Genshin Impact, aka the breakout open-world RPG game of 2020 from Mihoyo, is inching close to its first anniversary this year. Before the festivities, Mihoyo finally released version 2.0 of Genshin Impact, which brings us to the world of Inazuma.
A lot of players, especially those who have stopped due to the game’s content drought, were very excited about this update. Unlike the previous patches (from 1.3 to 1.6), 2.0 is the patch that introduces the most number of new in-game content since the inception of Genshin Impact.
As someone who is considered a player who started late (I started playing during the 1.3 era AKA the Liyue Lantern Rite Festival update), I was very excited to see what the nation of Inazuma–also known as the nation of Eternity–had to offer. I played the Inazuma update of Genshin Impact for several hours for my honest review, and here’s my overall take:
*Quick disclaimer: there are bits on this review that reveal spoilers on one of the Archon quests.
A quick briefer on the Inazuma Story
Unlike Mondsandt and Liyue, the situation of Inazuma is tense. Aside from notable evidence of corruption running within the city–starting from the moment you land at Ritou Island–there is an ongoing tension within the nation. The Electro Archon issued a Vision Hunt Decree, which meant that officers are ordered to hunt down individuals wielding Visions. They would confiscate these Visions from their wielder after torturing or killing them in the process.
If you are a history geek, the whole Inazuma story and culture is based on Japan’s history. From my initial gameplay, I can clearly see references to the Sakoku policy of the Shogunate during the Edo period. Compared to that of Monstandt and Liyue, the Inazuma storyline is more political and complex, encouraging you to read all the lines in the game.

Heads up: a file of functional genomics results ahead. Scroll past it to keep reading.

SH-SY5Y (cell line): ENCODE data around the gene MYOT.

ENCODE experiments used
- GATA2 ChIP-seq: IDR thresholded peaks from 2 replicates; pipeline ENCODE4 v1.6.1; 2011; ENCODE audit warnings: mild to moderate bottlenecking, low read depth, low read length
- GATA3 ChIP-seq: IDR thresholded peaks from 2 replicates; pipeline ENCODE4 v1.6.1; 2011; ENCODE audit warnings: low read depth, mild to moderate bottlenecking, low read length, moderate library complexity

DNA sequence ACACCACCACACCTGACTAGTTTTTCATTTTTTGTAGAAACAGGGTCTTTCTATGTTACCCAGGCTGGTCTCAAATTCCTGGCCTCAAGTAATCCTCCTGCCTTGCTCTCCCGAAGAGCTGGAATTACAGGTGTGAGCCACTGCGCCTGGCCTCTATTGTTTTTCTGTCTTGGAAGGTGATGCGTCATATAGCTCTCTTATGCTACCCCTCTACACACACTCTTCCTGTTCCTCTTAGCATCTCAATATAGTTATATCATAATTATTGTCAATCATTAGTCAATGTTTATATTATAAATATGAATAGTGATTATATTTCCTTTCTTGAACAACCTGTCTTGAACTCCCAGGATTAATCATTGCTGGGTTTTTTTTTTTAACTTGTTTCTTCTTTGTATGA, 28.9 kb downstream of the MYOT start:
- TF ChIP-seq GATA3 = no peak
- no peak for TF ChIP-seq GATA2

The new characters
The first archon quest will introduce you immediately to Tohma, who is there to guide you towards the strict rules and regulations of Inazuma starting from the border crossing. Part of his assistance includes a visit to Kamisato Ayaka–aka the most-awaited Genshin Impact character since its Closed Beta Test days–to reveal the bigger picture at the ongoing war in Inazuma.
Throughout the first archon quest, we are welcomed by Yae Miko as the shrine maiden, explaining the situation in Inazuma, while Yoimiya and Kujou Sara try to be civil with one another despite the current situation caused by the Vision Hunt decree of the Raiden Shogun.
Compared to the trailer Mihoyo initially released AND the events that unfolded within the first archon quest, we have more or less an idea of the roles of six out of the 9 Inazuma characters revealed. As of this writing, we do not know the extent of the roles of Kokomi, Gorou, and Sayu in the whole Inazuma story.
Inazuma will change the way you play Genshin Impact, and that’s a big plus for me in this review. With the nation revolving around the Electro element, the majority of the puzzles within Inazuma involve knowledge on wielding the Electro element properly. Beyond the joy of finding new chests, the added difficulty is a welcome challenge to those like me who have been playing the game for quite some time.